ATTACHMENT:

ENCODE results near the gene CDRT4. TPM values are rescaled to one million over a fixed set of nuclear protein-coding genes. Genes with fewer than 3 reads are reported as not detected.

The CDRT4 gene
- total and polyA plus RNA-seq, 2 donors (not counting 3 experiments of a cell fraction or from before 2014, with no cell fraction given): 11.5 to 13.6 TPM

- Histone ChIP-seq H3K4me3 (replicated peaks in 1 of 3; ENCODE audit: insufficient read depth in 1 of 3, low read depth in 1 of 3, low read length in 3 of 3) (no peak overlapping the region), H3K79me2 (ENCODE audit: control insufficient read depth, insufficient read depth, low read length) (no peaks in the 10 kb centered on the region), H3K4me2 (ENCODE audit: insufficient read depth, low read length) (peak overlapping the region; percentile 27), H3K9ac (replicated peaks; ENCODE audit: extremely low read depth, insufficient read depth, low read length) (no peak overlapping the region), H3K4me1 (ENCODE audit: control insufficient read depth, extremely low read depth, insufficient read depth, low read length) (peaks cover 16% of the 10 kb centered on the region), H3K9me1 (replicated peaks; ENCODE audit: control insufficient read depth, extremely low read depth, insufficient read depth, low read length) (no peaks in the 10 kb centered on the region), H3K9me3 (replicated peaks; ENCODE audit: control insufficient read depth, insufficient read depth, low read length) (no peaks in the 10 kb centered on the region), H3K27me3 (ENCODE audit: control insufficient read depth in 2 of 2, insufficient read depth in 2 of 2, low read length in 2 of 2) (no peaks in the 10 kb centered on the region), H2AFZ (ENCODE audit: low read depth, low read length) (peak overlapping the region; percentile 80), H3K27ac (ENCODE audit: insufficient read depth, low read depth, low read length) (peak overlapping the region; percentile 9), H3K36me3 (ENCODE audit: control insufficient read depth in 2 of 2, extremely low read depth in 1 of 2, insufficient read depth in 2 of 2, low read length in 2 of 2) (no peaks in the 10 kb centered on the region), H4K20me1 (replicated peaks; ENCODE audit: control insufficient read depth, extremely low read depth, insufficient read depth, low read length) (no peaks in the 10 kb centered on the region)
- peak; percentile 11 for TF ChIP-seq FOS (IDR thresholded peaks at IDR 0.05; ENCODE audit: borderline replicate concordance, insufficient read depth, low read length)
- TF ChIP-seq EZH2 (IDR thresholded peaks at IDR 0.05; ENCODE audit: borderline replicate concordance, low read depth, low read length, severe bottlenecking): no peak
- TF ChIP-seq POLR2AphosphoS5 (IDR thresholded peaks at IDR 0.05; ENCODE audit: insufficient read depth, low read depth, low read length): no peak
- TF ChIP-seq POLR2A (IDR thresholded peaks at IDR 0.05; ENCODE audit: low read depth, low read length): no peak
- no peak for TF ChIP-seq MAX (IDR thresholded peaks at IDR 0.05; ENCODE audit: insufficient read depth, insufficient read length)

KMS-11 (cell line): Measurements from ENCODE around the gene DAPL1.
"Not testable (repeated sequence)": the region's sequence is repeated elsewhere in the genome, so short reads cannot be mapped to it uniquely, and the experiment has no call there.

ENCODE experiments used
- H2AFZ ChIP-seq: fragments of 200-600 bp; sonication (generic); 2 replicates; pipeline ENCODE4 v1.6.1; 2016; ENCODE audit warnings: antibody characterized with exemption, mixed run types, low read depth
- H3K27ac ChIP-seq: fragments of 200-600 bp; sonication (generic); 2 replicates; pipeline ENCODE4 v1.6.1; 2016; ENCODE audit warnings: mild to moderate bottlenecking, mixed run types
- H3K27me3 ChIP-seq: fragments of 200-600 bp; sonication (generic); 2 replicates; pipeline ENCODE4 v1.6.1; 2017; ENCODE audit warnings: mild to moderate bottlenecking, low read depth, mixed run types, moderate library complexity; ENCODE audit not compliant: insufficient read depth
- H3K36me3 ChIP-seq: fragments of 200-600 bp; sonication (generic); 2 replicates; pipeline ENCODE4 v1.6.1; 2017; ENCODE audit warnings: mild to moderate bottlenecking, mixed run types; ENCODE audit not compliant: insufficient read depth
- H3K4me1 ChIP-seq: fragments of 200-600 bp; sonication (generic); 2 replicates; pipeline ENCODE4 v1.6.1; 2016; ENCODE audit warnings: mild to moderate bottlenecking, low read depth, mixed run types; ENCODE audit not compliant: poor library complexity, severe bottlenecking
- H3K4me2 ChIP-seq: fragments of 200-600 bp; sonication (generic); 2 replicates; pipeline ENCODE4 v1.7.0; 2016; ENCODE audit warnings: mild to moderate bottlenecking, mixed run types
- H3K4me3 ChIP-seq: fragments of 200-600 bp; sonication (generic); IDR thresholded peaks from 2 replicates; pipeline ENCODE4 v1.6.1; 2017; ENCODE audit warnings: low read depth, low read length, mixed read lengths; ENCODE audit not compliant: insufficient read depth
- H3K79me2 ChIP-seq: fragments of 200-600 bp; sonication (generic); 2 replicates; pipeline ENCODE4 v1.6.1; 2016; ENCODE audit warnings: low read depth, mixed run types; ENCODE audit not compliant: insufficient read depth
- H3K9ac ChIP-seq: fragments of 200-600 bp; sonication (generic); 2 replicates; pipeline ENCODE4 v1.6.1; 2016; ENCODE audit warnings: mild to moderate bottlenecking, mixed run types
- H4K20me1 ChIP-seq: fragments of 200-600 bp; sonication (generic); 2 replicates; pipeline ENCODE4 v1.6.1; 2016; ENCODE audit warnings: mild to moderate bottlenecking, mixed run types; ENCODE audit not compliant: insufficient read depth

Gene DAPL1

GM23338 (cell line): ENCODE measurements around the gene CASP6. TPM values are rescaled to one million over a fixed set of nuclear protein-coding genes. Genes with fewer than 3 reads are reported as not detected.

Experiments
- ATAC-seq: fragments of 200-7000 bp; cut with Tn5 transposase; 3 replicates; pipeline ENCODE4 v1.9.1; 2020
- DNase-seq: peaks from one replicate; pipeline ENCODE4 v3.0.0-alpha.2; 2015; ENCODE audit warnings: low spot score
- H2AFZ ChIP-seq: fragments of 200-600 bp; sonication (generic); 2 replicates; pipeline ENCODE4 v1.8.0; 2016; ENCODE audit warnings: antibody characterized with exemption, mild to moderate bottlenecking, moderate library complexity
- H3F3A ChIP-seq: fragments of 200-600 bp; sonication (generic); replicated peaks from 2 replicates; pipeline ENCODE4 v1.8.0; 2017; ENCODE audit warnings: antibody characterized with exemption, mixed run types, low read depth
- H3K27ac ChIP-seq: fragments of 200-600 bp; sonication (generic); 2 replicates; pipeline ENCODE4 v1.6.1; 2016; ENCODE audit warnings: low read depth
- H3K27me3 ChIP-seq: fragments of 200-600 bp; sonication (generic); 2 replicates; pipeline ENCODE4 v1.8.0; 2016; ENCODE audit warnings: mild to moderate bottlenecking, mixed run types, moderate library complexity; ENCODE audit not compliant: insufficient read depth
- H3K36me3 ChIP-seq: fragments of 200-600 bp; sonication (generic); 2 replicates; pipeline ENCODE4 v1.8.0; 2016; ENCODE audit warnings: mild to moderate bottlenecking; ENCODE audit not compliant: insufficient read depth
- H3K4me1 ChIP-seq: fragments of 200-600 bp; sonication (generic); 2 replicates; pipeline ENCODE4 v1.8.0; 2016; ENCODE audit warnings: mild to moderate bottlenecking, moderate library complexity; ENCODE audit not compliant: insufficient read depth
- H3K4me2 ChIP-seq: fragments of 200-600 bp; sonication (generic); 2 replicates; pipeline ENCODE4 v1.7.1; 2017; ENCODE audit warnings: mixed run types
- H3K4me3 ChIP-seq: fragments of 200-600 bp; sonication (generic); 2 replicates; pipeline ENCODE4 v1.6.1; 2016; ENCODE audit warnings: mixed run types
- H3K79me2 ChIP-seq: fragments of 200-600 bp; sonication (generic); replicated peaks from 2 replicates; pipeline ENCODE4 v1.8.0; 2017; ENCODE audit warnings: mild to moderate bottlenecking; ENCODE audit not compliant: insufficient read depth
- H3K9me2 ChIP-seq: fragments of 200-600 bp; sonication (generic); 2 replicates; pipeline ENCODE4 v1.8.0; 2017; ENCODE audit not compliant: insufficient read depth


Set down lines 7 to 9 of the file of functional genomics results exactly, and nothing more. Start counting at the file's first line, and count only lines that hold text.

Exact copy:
- TF ChIP-seq POLR2AphosphoS5 (IDR thresholded peaks at IDR 0.05; ENCODE audit: insufficient read depth, low read depth, low read length): no peak
- TF ChIP-seq POLR2A (IDR thresholded peaks at IDR 0.05; ENCODE audit: low read depth, low read length): no peak
- no peak for TF ChIP-seq MAX (IDR thresholded peaks at IDR 0.05; ENCODE audit: insufficient read depth, insufficient read length)